Unshaded is a gelding, and Nafzger and owner James Tafel are still hoping to have him around for a long time."We decided to do the surgery as a precautionary measure," Nafzger said. "It will be better in the long run. I've dealt with this 20 to 30 times and have had unbelievable success. For a horse of this stature, I've never had one who failed to come back as good as before."In addition to winning the Travers, Unshadedcaptured the Lexington Stakes at Keeneland and placed in the Belmont Stakes, Peter Pan, and Jim Dandy.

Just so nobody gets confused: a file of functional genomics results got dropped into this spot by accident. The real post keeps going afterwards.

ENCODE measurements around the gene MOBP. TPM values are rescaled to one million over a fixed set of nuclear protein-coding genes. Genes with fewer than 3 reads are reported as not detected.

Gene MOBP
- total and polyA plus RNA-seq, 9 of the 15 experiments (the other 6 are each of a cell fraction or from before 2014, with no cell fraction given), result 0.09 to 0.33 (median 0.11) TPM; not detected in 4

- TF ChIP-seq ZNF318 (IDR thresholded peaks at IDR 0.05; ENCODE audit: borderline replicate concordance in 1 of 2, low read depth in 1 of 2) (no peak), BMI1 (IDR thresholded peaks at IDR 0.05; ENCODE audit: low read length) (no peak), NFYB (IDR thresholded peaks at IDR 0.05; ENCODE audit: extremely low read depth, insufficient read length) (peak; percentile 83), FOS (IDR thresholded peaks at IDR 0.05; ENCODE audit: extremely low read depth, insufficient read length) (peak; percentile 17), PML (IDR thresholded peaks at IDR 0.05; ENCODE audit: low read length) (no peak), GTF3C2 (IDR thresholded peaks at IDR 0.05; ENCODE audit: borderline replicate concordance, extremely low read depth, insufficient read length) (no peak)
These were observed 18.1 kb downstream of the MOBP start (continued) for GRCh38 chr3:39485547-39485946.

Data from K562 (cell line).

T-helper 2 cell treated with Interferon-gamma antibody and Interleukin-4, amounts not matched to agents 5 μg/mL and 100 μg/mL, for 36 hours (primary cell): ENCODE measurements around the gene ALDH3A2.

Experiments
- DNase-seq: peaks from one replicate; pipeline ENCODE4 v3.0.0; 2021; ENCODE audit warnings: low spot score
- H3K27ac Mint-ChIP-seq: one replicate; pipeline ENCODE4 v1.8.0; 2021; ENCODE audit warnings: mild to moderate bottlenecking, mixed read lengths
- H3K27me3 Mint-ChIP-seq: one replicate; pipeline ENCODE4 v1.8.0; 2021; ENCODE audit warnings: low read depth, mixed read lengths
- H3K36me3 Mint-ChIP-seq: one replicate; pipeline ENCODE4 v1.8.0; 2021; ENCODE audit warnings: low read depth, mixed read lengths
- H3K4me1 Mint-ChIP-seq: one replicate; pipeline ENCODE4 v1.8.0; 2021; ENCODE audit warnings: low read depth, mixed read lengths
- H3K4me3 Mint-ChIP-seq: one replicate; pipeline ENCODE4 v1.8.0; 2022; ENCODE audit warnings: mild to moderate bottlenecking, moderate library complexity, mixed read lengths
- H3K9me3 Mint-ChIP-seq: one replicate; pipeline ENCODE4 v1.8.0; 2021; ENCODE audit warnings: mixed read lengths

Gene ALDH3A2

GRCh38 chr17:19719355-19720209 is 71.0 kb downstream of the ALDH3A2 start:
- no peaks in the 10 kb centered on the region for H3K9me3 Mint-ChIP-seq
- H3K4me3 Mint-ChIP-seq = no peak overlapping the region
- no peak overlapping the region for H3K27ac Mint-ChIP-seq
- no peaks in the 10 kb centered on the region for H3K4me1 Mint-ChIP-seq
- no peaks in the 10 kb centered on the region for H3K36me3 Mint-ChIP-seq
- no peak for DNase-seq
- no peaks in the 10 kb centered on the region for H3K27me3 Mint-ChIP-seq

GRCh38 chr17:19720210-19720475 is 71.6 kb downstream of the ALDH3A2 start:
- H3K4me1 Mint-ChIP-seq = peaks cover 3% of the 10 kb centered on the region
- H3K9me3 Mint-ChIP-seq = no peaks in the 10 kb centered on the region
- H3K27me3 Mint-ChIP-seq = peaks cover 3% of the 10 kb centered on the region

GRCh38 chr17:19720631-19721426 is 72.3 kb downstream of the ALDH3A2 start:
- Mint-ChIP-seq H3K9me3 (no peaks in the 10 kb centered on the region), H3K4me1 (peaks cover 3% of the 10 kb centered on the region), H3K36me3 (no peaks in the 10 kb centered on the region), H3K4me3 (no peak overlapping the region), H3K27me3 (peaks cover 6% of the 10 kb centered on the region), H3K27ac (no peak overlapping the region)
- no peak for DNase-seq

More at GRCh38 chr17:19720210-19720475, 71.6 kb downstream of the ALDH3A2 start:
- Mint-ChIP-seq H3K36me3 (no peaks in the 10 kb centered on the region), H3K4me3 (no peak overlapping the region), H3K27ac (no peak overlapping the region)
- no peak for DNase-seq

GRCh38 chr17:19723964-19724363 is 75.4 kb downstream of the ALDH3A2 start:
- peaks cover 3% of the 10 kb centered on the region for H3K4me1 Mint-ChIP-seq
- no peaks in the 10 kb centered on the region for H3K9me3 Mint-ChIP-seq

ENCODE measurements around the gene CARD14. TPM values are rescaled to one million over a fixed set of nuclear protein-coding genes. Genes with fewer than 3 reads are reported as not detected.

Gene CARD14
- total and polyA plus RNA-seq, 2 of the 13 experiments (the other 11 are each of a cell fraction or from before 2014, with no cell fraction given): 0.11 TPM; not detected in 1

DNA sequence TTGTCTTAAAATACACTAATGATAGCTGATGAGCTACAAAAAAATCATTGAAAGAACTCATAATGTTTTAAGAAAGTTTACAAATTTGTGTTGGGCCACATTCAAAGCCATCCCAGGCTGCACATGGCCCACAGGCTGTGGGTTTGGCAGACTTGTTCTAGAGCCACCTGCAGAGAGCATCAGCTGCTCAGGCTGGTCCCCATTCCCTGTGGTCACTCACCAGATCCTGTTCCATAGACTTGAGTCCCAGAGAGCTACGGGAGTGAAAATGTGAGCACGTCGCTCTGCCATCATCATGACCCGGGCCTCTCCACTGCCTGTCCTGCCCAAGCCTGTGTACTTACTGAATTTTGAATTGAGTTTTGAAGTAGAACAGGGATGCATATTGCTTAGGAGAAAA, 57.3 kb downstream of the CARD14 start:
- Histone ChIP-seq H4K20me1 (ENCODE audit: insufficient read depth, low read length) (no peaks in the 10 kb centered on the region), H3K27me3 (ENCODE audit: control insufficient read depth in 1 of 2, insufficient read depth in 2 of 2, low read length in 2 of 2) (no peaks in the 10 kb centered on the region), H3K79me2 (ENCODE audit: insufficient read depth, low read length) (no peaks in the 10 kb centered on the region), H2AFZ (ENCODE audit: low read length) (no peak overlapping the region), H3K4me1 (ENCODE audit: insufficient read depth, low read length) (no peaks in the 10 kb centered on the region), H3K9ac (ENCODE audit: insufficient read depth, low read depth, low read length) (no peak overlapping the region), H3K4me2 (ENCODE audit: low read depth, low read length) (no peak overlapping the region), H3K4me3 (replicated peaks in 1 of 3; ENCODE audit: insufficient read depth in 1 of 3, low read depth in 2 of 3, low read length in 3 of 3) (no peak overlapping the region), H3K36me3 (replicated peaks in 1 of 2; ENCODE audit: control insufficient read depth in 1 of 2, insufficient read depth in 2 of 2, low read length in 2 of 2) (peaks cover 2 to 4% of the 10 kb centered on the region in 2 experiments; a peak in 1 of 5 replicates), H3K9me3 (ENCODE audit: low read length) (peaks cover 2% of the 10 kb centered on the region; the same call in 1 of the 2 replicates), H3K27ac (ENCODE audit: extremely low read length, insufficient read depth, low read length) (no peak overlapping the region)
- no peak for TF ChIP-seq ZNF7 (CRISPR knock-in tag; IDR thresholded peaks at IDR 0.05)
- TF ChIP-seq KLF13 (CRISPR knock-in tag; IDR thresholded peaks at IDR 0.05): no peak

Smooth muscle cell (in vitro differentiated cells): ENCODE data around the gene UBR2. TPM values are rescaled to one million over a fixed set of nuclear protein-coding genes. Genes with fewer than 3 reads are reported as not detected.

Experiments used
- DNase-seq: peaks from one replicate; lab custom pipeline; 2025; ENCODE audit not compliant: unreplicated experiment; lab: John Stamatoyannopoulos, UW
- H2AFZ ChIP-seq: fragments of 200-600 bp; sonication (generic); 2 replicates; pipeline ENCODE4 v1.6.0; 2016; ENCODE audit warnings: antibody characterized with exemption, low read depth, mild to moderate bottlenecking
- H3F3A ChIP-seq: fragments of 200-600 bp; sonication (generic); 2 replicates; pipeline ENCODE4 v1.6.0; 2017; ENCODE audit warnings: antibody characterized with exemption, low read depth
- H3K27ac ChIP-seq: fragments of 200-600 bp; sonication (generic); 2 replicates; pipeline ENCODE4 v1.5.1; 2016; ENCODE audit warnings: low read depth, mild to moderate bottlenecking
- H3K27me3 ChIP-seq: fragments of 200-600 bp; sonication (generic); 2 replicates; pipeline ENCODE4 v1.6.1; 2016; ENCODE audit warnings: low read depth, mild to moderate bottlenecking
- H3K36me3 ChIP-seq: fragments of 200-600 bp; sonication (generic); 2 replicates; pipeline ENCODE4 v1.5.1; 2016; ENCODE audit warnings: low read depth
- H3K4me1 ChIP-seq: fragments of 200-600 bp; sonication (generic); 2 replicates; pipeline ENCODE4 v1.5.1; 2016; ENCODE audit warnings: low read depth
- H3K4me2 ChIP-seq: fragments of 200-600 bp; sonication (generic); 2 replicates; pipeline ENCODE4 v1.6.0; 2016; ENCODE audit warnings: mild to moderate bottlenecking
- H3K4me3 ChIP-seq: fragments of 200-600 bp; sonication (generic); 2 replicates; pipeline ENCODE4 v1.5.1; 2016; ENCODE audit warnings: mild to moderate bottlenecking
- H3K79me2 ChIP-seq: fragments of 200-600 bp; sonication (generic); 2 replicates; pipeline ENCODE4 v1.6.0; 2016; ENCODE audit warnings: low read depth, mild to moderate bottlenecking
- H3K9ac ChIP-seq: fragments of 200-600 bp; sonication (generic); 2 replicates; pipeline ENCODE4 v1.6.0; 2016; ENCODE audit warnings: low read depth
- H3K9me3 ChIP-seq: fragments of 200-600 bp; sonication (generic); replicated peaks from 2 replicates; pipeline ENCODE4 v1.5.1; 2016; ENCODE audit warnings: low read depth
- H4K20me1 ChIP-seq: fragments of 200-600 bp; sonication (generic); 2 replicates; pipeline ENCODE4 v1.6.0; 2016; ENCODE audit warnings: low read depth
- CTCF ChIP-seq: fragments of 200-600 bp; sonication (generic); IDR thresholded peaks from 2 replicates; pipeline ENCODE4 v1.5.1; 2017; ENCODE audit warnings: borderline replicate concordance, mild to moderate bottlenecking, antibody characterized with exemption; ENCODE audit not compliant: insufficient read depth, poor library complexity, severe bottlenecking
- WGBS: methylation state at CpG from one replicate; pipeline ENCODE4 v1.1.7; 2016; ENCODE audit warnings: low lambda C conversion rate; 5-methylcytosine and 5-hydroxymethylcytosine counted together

Trainer Carl Nafzger told bloodhorse.com on Friday that Unshaded came out of his Travers Stakes victory with a strained tendon in the left front leg and will undergo surgery at Rood & Riddle Clinic in Lexington, Ky., on Monday. The injury will force the 3-year-old son of Unbridled to miss the Breeders' Cup."He came out of the race with a little heat in the leg, and an ultrasound confirmed the damage," Nafzger said. "We flew him to Kentucky and put him on anti-inflammatory medication. You couldn't even see it, and we thought no surgery would be needed. We re-ultrasounded it, and Dr. (Larry) Bramlage recommended surgery. We could have turned him out and let it heal, but we've had such a high success rate with Dr. Bramlage's technique, we thought it best to go ahead and have the surgery done."Bramlage described the injury as a "small bow" to the tendon. The renowned veterinary surgeon will utilize a procedure he developed 15 years ago in which the tendon is split in a small area, allowing it to heal back with scar tissue in the area of the incision. Bramlage said Unshaded's check ligament also will be cut, allowing it to grow longer. "We do about a dozen surgeries like this every year," Bramlage said, "and some horses have had very good results. Retraining the horse is an important part of the process." Bramlage said a study of horses that had undergone the surgery showed the average amount of time needed to return to the races was just over 10 months. He added that if the surgery goes well, Unshaded could start retraining in as little as four months.